With a shrug, he dropped me at a dead end enforced by another line of soldiers. Crossing the street, I found myself in a large untended parking lot, separated from the Bird's Nest by the untidy litter and lumber of unfinished construction, a dozen or so Quonset huts and high fencing. As the dusk approached, and the Olympic torch blazing atop the stadium grew fiercer and more tantalizingly close, thousands of ordinary families came to pose before the landmark.

For an hour or so, I amused myself by taking my own snapshots of their orgy of snapshots. When I finally got someone to record me for posterity, he managed to come up with the exact angle to make it look like the Olympic torch was emerging directly from the top of my head -- or seemed to show my hair on fire.

At dark, I followed the crowds toward the main entrance to the green, where sniffing German shepherd dogs drew a large crowd and massive signs invited "the little and the pregnant" to special entry points and warned against trying to sneak radioactive materials or "crossbows" into the stadium. Here, too, a guard confirmed that my status wasn't high enough to enjoy the various corporate tents stationed within. In the meantime, it was back to the parking lot for me. This wasn't the Olympic Green but the Olympic Gray.

Perhaps all Olympics from now will have to be like this, given the endless terror alerts. For the moment, anyway, the destruction of the last vestiges of Olympic solidarity didn't seem quite so important as the shocking stabbing of  Todd Bachman on a balcony of the ancient Drum Tower, but half a mile from the secured confines from where I am composing these words.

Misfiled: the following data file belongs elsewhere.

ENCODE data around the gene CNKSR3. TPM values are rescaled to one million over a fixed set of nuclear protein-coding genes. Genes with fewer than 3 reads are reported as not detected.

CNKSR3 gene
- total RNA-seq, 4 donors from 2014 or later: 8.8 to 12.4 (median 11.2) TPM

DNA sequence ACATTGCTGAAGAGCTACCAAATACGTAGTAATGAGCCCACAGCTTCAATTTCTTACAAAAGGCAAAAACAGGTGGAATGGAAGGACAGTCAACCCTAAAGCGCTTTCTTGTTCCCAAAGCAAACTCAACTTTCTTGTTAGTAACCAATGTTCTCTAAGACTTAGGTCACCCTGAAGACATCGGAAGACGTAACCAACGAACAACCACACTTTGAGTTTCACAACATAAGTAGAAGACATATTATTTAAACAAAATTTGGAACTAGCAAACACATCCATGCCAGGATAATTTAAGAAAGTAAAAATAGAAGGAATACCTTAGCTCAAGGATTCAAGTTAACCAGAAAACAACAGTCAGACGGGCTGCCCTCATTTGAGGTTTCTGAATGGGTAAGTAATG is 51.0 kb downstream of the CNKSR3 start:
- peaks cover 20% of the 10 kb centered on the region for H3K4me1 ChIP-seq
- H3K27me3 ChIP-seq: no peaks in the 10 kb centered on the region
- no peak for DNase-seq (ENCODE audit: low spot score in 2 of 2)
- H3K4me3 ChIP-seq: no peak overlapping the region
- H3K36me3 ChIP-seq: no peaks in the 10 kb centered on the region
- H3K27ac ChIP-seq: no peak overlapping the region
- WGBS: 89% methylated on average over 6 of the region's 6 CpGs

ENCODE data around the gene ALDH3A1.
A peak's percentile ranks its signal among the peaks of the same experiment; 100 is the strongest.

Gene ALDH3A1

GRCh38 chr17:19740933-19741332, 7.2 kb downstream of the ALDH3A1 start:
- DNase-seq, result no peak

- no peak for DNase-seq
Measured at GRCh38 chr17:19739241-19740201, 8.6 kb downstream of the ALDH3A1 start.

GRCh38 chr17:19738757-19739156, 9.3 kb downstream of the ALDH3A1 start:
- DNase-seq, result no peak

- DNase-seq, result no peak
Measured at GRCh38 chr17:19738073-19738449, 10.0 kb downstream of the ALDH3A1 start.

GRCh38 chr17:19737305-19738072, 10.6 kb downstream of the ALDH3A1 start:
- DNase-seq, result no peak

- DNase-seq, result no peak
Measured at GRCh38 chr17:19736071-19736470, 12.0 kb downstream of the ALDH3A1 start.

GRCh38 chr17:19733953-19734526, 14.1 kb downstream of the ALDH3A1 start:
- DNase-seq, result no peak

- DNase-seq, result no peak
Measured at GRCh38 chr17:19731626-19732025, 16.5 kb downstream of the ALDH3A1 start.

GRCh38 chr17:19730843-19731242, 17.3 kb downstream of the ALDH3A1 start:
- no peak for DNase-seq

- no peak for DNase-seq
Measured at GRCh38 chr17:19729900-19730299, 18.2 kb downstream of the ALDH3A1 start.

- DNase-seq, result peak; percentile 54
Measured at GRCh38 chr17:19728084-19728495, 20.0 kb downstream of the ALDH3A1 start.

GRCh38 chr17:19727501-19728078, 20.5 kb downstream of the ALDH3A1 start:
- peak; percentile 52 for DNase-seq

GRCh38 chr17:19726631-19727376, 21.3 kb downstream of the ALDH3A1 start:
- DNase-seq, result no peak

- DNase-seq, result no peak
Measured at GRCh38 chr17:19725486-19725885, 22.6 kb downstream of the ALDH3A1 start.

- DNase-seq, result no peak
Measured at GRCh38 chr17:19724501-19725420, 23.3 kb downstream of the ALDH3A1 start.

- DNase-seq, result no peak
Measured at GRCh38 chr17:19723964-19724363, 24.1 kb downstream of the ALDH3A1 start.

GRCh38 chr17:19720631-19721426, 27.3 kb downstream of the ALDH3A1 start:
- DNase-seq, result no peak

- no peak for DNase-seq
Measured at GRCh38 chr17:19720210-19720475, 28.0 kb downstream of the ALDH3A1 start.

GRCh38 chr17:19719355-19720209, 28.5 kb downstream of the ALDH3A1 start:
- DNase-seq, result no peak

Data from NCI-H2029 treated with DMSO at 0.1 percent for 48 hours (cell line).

However, what seems most remarkable about the whole incident is how efficiently it has been swept under Beijing's rug. As far as I know, the murder was barely reported on television -- the Beijingers I met yesterday had certainly not heard about it -- and warranted a small Page 5 notice in the China Daily, buried behind headlines of China's first gold medals. The identity of the victim was not revealed and neither was much about the attacker beyond his name.

It is highly probable that not much else will ever be known, since authorities delayed reporting the crime until they had entirely cleaned up the area and sent away all possible police or local witnesses that Western reporters could have interviewed. Undoubtedly, one of the government surveillance cameras must have caught the attack.

As for the motives, "random crazy" will have to do for now -- though every Chinese person to whom I spoke called it a set-up by Muslim organizations bent on embarrassing China and every Western person living in China swore that this was but the natural outgrowth of a relentless anti-Western hysteria tied to the national goal of gaining more medals than the bullying United States.

A statement that Bachman and his family were wearing nothing to identify them as Americans seems highly suspect, in a town where almost everyone has some kind of pass hanging around their necks.

In any case, the police overkill at these Games isn't meant mainly at protecting foreigners from locals, or locals from a few human rights crazies. It's to prevent the Chinese people themselves from rising up to protest that the high walls are here, as they have been for eternity.

By John Krich

John Krich has been covering China for 20 years, most recently as the Asian Wall St Journal's main food/sports/culture writer. He's the author of "El Beisbol," "Won Ton Lust" and other literary travelogues.